Blame the Competition

Social media technologies have exerted pressure on traditional publishers such as BusinessWeek. With the ability to publish text, audio, and video put into the hands of the masses, today’s consumers are no longer limited to the finite choices of newspapers, magazines, radio or television shows. Instead they can read about their friends on Facebook, follow Shaq on Twitter, listen to podcasts, read Chris Brogan’s blog or watch Gary Vaynerchuk’s Wine Library TV. And although their choices have increased exponentially, the number of hours in their days haven’t, creating a problem for traditional publishers: lower circulation numbers. Reduced circulations mean less advertising revenues which translates into unpleasant actions such as laying off 130 employees.

When businesses come under such intense pressure, it’s common to vilify one’s competition.

Lack of Understanding

The problems with this article run deeper, with fundamental issues such as:

  1. not fully understanding the technology of social media, inaccurately referring to services like Twitter or Facebook as “Web sites,” when much of their appeal comes from desktop and mobile applications that have nothing to do with the Web.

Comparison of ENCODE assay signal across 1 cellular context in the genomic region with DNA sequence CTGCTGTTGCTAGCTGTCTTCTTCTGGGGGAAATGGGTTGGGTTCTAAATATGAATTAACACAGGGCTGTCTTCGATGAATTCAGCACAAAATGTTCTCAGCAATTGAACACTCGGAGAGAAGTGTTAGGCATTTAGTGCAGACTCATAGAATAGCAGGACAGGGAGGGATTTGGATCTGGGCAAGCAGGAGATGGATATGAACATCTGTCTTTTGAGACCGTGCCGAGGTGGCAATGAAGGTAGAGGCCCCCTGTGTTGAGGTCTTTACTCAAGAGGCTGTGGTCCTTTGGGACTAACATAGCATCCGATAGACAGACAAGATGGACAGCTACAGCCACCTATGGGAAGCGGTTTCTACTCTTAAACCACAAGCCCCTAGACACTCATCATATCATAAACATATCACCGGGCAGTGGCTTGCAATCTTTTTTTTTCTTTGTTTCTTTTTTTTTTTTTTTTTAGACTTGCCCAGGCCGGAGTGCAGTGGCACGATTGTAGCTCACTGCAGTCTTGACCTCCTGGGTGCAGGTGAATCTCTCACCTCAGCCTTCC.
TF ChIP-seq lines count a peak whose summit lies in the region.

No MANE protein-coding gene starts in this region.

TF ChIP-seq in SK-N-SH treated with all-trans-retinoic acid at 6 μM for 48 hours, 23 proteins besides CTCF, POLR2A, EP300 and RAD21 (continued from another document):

2. using disparate terms interchangeably, such as external (free) social media applications and internal (expensive) Enterprise 2.0 software.
  3. blaming technology for the stupid things that people do with it–something that has been commonplace since our ancestors invented fire! I mean, Alfred Nobel, the namesake of the famous peace prize, did invent dynamite, right? Ironically, had the perpetrators of these bad social media examples actually accepted the wisdom of Brogan or Vaynerchuk, they never would have done them in the first place.

Who’s the Snake Oil Salesman?